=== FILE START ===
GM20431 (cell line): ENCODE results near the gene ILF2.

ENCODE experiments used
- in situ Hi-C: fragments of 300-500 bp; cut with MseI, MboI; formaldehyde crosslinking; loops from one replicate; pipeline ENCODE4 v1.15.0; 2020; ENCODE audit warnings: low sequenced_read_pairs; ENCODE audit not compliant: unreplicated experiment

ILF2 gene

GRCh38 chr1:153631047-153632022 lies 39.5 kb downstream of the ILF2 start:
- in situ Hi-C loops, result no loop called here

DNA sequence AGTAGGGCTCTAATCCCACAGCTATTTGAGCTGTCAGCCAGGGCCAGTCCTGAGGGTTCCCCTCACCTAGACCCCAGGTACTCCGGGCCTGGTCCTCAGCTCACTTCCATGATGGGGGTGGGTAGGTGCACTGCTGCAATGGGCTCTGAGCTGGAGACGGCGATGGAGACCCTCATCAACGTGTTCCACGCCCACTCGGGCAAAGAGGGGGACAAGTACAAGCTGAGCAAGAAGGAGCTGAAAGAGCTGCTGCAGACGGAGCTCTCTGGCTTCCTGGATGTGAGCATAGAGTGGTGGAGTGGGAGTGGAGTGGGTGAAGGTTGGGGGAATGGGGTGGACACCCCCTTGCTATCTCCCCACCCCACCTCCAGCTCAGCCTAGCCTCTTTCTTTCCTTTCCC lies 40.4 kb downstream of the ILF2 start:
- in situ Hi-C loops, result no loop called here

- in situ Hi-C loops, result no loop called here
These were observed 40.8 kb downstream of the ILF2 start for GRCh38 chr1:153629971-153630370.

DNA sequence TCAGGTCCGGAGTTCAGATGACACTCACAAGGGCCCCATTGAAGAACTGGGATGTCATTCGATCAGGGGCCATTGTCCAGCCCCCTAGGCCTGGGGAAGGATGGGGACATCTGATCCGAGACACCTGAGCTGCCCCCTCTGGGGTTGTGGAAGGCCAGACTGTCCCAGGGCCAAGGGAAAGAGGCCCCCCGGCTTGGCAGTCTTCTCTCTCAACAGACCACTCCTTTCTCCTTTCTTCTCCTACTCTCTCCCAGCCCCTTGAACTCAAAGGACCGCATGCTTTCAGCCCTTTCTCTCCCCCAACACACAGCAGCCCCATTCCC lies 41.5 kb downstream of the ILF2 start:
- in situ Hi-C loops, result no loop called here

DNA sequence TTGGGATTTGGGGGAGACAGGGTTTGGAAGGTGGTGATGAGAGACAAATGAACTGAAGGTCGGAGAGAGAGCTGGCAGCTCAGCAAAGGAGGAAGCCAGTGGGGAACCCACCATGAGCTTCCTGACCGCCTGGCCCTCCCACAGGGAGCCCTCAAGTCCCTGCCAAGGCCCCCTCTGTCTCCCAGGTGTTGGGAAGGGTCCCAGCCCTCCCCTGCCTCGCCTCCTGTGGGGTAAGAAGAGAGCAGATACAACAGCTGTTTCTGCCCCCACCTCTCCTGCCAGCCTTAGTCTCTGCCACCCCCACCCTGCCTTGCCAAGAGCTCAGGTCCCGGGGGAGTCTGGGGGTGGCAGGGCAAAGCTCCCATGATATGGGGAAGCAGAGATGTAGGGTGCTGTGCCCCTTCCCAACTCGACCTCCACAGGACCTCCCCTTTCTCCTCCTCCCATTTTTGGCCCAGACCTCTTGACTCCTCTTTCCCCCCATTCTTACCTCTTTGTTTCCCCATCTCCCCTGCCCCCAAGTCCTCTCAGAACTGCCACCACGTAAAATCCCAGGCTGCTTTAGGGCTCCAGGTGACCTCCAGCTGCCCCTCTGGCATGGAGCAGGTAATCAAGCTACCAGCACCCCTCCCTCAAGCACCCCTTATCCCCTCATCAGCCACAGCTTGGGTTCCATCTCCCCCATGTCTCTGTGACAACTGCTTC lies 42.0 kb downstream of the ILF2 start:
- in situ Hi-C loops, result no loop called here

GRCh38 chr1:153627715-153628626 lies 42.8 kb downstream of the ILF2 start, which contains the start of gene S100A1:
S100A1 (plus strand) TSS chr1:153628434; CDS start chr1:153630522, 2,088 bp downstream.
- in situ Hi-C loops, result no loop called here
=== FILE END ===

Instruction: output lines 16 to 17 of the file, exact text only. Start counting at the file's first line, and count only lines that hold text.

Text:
S100A1 (plus strand) TSS chr1:153628434; CDS start chr1:153630522, 2,088 bp downstream.
- in situ Hi-C loops, result no loop called here